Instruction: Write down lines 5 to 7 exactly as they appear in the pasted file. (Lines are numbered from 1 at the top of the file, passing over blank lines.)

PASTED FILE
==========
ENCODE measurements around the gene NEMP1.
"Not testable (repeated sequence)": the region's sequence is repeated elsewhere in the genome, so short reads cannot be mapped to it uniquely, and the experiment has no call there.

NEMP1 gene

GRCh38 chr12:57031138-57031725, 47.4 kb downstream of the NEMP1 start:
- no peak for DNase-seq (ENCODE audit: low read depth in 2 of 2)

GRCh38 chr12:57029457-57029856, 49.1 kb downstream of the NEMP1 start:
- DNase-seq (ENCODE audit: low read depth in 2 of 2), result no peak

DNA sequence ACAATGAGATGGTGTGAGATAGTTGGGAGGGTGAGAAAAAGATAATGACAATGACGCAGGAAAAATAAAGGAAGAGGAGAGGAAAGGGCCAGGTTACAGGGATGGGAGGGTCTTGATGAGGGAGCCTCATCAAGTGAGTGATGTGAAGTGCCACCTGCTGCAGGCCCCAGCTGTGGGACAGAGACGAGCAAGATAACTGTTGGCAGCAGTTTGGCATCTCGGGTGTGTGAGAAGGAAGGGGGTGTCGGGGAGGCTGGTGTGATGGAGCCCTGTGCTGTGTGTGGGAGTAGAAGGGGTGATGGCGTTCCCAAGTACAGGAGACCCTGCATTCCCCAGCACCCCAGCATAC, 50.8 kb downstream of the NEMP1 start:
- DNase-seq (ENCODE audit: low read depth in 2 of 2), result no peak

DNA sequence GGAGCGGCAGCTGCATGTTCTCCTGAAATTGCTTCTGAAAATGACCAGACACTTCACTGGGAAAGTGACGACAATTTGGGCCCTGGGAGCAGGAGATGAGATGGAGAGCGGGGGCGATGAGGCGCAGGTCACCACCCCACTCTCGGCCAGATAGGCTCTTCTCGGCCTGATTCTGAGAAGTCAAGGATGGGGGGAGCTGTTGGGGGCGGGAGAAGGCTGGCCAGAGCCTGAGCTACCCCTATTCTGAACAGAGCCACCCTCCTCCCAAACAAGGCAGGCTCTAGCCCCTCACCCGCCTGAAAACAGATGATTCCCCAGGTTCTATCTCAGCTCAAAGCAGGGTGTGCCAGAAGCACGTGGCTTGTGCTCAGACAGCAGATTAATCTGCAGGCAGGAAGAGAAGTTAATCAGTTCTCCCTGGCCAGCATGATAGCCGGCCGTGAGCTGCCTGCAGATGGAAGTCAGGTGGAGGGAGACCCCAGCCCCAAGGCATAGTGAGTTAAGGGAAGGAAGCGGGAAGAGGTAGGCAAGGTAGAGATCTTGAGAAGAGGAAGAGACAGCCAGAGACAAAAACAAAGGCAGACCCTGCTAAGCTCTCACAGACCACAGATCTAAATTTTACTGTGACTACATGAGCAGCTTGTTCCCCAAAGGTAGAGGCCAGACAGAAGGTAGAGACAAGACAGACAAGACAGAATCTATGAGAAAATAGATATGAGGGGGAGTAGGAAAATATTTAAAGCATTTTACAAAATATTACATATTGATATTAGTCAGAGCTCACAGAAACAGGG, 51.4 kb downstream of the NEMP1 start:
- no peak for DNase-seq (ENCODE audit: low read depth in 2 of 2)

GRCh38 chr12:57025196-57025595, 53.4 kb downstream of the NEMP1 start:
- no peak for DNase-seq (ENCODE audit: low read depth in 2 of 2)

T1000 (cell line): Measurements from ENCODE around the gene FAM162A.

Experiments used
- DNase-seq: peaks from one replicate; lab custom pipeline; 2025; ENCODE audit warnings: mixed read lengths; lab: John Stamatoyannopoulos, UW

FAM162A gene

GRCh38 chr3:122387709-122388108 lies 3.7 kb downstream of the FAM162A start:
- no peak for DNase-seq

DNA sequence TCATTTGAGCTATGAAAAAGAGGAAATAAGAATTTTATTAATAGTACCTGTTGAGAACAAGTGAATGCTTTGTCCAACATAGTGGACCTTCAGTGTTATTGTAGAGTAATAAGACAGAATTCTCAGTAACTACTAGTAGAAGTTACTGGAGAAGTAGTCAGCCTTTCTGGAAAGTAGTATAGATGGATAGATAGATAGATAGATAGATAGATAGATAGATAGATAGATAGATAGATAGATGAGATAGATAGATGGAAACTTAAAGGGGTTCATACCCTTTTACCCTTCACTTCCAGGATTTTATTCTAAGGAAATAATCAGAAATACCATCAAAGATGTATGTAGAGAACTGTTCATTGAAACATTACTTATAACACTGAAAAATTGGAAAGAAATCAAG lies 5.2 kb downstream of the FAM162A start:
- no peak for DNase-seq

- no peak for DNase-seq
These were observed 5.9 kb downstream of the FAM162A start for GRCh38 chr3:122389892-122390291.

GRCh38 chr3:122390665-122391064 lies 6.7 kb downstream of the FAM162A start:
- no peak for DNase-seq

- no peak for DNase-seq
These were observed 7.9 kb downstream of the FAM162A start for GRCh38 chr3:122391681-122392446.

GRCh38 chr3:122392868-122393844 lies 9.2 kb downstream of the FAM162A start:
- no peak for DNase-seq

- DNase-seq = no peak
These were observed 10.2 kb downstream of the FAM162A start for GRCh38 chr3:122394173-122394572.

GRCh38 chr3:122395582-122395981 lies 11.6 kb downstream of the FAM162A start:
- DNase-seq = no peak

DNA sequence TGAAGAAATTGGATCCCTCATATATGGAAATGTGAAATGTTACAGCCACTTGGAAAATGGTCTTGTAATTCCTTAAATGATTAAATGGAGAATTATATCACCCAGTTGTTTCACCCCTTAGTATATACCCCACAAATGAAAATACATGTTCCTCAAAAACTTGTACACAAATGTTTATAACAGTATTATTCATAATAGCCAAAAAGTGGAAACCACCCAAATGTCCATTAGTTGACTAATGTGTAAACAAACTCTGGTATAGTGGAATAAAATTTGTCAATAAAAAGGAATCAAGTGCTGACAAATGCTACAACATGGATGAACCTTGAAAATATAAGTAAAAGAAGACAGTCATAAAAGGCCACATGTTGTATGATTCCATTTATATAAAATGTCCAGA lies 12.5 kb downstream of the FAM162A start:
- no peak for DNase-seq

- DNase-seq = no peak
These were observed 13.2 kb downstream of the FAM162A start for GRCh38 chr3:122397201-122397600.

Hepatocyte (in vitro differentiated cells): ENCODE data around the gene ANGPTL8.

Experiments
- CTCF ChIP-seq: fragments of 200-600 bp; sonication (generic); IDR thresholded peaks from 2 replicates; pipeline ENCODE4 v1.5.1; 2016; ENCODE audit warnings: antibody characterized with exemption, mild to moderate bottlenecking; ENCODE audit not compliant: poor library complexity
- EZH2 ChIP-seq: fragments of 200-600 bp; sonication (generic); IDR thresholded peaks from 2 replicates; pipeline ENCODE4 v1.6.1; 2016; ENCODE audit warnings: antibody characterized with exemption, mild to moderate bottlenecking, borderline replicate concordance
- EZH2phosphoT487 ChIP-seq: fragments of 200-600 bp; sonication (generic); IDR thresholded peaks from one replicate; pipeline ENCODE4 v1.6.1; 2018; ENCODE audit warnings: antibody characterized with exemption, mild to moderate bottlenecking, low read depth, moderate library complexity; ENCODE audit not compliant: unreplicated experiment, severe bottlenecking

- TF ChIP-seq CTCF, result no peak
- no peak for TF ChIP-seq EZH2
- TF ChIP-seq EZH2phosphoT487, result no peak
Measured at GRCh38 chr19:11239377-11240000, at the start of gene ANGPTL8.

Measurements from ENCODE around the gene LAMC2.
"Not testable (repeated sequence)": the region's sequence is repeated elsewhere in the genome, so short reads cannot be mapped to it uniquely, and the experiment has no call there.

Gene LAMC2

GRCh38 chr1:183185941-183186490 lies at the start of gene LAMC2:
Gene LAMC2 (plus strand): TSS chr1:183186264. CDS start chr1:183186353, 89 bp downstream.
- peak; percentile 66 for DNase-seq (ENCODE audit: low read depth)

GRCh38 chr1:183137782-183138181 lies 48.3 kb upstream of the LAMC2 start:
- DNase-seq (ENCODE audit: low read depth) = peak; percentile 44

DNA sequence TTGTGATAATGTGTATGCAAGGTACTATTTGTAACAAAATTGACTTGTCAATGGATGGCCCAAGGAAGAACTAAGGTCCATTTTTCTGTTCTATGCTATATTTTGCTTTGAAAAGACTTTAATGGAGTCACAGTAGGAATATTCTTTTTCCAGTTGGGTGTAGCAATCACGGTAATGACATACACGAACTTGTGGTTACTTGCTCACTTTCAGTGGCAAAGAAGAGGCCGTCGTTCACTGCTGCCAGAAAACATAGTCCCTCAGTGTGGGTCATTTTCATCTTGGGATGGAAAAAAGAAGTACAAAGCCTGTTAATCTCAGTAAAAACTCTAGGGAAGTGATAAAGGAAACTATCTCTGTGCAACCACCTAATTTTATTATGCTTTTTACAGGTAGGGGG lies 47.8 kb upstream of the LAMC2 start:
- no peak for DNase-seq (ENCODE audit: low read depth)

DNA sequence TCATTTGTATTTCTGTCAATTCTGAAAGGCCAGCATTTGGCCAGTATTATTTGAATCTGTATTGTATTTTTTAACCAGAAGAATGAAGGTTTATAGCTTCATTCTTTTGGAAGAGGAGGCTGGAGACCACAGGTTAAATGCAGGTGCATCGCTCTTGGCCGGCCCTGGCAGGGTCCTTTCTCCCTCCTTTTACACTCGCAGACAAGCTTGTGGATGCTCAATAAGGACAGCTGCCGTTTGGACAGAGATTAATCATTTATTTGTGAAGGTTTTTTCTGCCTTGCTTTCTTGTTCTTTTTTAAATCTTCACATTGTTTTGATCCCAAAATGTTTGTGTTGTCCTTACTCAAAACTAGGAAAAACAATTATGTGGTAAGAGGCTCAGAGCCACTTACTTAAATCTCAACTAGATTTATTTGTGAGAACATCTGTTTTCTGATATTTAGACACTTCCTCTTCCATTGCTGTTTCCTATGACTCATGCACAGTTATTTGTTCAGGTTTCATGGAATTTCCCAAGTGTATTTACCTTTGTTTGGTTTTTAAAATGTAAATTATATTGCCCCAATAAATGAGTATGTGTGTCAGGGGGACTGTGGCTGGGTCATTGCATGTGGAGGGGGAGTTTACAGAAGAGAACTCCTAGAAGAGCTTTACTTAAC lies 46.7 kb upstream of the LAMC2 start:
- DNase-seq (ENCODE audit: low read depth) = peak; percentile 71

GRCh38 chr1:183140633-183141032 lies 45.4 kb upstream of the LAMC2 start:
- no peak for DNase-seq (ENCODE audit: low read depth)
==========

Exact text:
- no peak for DNase-seq (ENCODE audit: low read depth in 2 of 2)

GRCh38 chr12:57029457-57029856, 49.1 kb downstream of the NEMP1 start:
- DNase-seq (ENCODE audit: low read depth in 2 of 2), result no peak